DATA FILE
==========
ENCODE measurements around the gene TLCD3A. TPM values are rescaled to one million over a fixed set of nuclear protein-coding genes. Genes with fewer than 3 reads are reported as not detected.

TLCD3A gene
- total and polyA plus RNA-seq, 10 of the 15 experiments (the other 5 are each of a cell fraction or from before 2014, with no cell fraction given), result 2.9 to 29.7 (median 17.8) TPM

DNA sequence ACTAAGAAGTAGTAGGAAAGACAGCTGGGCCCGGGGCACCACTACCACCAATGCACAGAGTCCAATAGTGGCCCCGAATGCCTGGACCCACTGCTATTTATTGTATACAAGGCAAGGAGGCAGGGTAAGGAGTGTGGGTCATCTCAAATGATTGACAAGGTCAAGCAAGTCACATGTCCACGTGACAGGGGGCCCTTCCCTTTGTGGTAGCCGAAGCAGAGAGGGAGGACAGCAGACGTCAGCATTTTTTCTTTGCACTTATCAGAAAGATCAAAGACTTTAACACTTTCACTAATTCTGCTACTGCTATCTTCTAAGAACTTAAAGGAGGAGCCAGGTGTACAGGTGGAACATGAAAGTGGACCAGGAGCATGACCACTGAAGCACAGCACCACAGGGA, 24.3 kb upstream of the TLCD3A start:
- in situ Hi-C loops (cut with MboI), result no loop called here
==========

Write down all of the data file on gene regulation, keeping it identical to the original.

ENCODE measurements around the gene TLCD3A. TPM values are rescaled to one million over a fixed set of nuclear protein-coding genes. Genes with fewer than 3 reads are reported as not detected.

TLCD3A gene
- total and polyA plus RNA-seq, 10 of the 15 experiments (the other 5 are each of a cell fraction or from before 2014, with no cell fraction given), result 2.9 to 29.7 (median 17.8) TPM

DNA sequence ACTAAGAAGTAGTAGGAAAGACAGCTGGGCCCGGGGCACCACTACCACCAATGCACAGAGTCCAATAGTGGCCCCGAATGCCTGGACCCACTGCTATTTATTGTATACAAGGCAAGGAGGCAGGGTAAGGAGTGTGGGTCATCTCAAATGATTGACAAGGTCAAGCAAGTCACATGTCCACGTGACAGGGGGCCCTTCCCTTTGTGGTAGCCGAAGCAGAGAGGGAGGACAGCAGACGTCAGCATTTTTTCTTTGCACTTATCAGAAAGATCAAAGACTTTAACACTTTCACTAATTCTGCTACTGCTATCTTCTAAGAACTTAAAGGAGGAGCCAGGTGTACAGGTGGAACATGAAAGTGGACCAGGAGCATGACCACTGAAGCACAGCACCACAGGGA, 24.3 kb upstream of the TLCD3A start:
- in situ Hi-C loops (cut with MboI), result no loop called here